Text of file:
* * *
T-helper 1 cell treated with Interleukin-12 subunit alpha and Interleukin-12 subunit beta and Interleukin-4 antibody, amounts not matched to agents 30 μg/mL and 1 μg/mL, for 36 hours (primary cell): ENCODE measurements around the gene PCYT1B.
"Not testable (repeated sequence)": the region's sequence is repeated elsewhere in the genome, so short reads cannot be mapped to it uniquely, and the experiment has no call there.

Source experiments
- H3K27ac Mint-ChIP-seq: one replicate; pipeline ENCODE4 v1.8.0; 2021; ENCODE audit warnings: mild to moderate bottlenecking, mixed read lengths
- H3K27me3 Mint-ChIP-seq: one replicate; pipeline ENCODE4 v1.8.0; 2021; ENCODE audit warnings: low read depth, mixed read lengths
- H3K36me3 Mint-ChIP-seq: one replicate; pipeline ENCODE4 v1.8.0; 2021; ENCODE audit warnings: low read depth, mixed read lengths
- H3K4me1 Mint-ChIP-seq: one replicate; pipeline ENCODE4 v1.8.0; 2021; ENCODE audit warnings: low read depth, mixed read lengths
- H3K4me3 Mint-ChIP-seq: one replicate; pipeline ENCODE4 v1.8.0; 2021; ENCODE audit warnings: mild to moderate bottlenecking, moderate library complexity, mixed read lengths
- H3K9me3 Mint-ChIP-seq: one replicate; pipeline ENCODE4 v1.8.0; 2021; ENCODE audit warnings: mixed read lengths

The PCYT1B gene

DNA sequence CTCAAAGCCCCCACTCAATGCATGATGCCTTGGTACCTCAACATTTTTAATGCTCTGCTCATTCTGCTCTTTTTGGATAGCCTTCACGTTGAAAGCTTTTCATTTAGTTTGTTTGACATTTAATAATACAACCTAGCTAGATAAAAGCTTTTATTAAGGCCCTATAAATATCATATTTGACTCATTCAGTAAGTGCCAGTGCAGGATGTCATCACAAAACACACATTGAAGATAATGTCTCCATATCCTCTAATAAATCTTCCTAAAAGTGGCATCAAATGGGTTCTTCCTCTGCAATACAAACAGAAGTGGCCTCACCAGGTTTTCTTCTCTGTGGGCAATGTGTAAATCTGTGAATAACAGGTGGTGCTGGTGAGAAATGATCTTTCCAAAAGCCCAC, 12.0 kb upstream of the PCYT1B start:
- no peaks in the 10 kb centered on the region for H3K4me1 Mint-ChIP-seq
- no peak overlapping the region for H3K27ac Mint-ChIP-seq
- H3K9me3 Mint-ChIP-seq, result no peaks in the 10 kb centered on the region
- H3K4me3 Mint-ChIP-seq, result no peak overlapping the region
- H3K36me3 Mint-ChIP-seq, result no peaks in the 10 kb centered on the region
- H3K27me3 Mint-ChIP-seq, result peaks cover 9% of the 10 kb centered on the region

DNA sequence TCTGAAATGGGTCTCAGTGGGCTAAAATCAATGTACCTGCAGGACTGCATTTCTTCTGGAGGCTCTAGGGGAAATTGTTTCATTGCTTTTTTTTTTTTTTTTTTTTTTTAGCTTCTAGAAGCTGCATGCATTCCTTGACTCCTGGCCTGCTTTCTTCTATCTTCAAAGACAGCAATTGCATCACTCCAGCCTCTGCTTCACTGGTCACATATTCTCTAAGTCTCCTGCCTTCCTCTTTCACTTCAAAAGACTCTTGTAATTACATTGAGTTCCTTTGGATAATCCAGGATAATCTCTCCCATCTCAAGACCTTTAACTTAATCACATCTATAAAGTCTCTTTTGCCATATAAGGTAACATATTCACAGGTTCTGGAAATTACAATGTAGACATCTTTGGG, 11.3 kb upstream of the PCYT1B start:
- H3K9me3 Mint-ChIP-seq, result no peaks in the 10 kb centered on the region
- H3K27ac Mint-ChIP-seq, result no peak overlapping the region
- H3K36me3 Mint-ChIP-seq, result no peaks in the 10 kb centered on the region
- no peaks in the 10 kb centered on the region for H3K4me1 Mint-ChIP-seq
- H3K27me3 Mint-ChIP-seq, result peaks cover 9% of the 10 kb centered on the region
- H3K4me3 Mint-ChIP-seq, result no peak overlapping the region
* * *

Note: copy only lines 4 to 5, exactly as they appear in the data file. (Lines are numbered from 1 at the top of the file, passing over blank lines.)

- H3K27ac Mint-ChIP-seq: one replicate; pipeline ENCODE4 v1.8.0; 2021; ENCODE audit warnings: mild to moderate bottlenecking, mixed read lengths
- H3K27me3 Mint-ChIP-seq: one replicate; pipeline ENCODE4 v1.8.0; 2021; ENCODE audit warnings: low read depth, mixed read lengths